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What happens to 401k and other retirement accounts when the "owner" passes away?

Answers:1   |   LastAnswerAt:2009.12  

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Nadeem M 
Asked at 2009.12.18 23:46:56
When someone dies, leaving an estate to their beneficiary, it could include stocks, bonds, investment accounts, retirements, real property, etc.

I believe everything under $2 million passes to the heirs without any tax obligation. (Is this correct?)

My question is about the tax-deferred retirement accounts (non-ROTH) that collect ordinary income tax when you draw the funds. Would this tax be required from the heirs?

Thanks.
answer digdowndeepnseattle  Answered at 2009.12.18 23:46:56
First, the money passes to the beneficiary outside of probate so it doesn't fall under the estate tax rules. No different than insurance proceeds. One thing to keep in mind is that the "owner" of the 401k account is not the individual (no matter what you've heard or believe this is not true). The owner of the account is the trust. The assets are held for the benefit of the individual participant; which is why it's treated like insurance proceeds.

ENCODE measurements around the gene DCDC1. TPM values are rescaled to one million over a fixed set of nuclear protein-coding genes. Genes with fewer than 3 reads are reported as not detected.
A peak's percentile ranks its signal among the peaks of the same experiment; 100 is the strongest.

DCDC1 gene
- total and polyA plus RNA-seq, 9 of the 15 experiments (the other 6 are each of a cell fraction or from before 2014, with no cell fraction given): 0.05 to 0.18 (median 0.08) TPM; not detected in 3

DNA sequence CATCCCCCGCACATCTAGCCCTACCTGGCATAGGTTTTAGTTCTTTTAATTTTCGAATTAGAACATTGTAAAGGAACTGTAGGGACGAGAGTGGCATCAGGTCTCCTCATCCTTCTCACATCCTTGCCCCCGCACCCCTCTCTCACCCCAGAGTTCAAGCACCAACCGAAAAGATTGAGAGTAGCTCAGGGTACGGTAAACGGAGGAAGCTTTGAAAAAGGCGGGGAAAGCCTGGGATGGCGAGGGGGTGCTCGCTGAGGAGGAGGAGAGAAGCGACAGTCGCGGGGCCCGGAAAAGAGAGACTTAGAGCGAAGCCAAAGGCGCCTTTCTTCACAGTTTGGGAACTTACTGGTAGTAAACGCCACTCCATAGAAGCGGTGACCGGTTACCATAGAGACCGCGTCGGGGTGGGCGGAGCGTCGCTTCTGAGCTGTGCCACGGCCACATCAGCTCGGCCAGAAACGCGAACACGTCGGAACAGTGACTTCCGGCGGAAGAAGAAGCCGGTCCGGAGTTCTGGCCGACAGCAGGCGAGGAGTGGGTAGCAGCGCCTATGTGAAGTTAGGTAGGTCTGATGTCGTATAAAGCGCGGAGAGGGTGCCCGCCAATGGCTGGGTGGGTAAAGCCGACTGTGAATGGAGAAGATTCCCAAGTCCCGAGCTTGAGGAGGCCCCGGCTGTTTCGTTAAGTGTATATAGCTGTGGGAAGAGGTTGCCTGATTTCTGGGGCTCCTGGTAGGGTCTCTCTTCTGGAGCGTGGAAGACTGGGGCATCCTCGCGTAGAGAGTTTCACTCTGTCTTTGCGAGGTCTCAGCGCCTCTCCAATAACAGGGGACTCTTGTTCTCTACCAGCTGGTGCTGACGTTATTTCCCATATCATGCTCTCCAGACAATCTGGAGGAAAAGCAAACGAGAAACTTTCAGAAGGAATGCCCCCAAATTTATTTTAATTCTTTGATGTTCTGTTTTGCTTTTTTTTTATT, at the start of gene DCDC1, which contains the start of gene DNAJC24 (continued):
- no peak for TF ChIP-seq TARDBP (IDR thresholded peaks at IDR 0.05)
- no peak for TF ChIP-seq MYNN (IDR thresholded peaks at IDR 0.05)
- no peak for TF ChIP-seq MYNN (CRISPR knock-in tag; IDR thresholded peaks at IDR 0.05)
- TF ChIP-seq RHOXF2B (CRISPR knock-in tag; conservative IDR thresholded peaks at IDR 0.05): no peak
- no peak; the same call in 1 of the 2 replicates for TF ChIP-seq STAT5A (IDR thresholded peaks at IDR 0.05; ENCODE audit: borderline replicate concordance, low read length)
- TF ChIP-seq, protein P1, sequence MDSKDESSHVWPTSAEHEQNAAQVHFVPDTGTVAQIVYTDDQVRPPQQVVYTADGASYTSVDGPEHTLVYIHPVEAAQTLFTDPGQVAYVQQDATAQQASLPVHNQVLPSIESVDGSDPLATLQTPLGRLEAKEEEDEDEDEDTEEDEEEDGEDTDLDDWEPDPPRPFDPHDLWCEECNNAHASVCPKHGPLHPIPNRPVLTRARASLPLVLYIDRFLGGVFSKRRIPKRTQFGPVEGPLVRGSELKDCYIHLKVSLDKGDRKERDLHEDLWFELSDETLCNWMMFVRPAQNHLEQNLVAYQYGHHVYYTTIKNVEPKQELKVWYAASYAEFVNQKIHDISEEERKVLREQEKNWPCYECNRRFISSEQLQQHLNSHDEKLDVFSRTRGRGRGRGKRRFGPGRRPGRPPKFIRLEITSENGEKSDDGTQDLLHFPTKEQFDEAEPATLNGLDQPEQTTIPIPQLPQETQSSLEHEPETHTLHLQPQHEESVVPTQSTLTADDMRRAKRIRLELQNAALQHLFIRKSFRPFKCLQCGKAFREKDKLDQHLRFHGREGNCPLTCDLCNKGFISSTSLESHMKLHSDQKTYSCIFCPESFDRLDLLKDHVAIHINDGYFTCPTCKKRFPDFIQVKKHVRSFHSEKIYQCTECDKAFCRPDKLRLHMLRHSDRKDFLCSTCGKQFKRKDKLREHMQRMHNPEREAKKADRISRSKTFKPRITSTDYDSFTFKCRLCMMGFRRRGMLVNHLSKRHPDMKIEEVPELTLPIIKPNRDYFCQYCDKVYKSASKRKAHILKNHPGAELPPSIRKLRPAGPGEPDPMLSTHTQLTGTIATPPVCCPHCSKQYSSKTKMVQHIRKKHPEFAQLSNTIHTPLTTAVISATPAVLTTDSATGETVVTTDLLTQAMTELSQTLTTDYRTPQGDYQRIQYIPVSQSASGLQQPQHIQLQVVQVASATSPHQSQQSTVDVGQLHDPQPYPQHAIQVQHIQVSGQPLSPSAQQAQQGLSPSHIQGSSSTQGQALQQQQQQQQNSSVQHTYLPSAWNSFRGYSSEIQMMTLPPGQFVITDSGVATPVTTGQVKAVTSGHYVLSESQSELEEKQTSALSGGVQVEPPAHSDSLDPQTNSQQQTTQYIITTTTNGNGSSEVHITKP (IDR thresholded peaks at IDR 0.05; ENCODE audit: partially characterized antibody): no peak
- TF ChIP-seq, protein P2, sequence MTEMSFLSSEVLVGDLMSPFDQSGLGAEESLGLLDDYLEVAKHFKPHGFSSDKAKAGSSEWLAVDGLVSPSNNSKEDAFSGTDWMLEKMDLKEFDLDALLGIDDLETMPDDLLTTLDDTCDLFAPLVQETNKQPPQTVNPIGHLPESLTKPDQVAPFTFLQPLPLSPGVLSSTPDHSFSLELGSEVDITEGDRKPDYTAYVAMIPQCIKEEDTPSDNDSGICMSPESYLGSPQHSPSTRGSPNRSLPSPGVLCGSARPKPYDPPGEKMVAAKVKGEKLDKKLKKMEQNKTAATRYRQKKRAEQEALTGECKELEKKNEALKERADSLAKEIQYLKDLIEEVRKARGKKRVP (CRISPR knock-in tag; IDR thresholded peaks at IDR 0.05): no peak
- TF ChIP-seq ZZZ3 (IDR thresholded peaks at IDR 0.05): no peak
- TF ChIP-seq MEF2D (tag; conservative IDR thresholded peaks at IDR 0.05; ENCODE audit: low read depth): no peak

Upon the death of the individual participant, it is taxable income but not until the money is actually withdrawn. Recent tax law changes allow both spouses and non-spouses to roll over beneficiary accounts and postpone the taxable distribution. So the taxation can be delayed. However, the life expectancy of t he original holder of the assets follows the account and it must be paid out no later than it would have been had the original holder been alive.

So, bottom line is that you can delay the tax man but you can't evade him.
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